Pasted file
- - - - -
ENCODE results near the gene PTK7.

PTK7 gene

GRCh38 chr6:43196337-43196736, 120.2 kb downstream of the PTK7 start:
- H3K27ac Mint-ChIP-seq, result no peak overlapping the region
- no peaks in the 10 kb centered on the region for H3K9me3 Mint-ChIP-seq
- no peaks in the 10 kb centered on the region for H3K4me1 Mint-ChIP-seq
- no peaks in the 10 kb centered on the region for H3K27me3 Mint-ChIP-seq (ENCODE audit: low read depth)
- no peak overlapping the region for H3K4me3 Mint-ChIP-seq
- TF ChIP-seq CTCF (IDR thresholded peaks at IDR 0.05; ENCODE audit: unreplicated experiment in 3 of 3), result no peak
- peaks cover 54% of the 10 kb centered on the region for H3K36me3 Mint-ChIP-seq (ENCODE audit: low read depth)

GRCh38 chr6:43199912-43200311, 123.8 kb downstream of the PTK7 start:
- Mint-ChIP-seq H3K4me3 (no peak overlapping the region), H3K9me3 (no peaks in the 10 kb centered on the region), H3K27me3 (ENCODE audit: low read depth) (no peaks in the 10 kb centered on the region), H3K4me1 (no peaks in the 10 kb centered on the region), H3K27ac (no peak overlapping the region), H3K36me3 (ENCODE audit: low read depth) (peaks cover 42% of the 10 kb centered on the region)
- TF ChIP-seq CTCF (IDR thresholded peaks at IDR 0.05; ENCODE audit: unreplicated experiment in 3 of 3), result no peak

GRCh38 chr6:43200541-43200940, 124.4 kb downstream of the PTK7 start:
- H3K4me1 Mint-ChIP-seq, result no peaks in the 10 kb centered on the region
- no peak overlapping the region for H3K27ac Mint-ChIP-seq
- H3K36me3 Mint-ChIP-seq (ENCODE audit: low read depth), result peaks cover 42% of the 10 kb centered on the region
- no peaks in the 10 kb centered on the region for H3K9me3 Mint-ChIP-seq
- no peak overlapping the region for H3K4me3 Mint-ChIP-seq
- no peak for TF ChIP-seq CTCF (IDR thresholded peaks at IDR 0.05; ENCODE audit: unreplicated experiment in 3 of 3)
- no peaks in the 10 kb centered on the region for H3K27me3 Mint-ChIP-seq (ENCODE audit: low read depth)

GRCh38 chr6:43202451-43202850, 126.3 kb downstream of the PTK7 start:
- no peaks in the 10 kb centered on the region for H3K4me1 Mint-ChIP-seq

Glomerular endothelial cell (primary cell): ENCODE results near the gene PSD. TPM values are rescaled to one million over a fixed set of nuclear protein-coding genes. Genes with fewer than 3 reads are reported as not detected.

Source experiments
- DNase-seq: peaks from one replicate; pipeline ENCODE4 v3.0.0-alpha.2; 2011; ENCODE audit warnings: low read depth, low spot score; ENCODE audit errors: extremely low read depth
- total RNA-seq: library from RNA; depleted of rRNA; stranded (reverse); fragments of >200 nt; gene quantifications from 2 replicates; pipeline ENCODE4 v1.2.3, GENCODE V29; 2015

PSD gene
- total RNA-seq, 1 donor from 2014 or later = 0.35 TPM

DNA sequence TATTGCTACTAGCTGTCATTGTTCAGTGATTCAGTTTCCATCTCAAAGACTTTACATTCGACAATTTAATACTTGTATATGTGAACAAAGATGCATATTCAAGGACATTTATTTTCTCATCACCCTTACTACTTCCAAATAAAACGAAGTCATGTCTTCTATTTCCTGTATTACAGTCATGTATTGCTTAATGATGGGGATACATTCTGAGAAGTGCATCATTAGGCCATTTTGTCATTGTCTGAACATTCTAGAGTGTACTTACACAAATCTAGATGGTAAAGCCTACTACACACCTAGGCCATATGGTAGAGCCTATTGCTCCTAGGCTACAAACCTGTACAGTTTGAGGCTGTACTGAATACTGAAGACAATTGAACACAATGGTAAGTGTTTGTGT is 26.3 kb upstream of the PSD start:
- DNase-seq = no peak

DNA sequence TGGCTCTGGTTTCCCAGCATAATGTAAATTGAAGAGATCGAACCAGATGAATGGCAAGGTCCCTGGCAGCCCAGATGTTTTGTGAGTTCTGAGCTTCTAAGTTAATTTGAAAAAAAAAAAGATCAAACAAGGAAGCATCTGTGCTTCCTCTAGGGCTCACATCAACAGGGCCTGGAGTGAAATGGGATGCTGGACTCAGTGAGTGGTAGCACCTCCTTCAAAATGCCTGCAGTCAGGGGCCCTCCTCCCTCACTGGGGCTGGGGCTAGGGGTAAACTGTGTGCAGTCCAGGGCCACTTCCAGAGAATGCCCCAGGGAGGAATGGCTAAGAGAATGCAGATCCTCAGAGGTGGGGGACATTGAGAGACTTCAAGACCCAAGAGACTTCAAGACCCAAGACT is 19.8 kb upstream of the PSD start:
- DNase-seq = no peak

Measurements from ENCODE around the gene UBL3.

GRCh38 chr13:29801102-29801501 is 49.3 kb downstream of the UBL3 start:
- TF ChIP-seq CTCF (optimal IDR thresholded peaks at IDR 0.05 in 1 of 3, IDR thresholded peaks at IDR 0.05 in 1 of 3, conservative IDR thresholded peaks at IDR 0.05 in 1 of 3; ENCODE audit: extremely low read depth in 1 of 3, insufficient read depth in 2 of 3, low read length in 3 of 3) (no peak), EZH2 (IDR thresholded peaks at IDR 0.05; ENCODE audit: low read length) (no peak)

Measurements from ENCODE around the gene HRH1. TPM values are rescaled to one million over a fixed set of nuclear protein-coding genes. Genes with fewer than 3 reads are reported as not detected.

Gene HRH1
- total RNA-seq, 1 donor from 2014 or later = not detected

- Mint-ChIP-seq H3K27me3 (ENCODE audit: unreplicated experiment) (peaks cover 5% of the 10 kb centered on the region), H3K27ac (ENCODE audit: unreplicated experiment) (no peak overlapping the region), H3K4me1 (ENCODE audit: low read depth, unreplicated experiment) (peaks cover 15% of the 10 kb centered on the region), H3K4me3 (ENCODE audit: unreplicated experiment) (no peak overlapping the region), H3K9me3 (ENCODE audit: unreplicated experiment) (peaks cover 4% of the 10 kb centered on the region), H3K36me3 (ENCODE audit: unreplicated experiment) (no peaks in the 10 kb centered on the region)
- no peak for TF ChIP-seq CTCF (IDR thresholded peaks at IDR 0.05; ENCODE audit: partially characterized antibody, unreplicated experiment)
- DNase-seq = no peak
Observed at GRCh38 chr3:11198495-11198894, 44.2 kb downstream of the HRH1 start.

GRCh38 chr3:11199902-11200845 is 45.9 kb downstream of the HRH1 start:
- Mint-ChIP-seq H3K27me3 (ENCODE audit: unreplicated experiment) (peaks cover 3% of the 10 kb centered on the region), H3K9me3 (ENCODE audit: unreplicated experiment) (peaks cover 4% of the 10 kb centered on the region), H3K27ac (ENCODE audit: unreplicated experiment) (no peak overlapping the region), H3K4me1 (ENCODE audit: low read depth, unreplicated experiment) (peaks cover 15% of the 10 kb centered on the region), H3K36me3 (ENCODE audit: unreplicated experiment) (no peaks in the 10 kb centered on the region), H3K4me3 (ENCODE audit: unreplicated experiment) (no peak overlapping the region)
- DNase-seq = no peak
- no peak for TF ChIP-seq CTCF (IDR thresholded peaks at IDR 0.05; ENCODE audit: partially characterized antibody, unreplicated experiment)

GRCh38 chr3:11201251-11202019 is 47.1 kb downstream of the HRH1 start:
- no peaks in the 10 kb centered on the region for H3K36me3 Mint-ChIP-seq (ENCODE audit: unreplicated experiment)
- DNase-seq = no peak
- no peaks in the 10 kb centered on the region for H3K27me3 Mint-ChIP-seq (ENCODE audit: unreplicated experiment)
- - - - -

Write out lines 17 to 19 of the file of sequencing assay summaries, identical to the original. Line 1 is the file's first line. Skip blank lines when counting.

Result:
- H3K36me3 Mint-ChIP-seq (ENCODE audit: low read depth), result peaks cover 42% of the 10 kb centered on the region
- no peaks in the 10 kb centered on the region for H3K9me3 Mint-ChIP-seq
- no peak overlapping the region for H3K4me3 Mint-ChIP-seq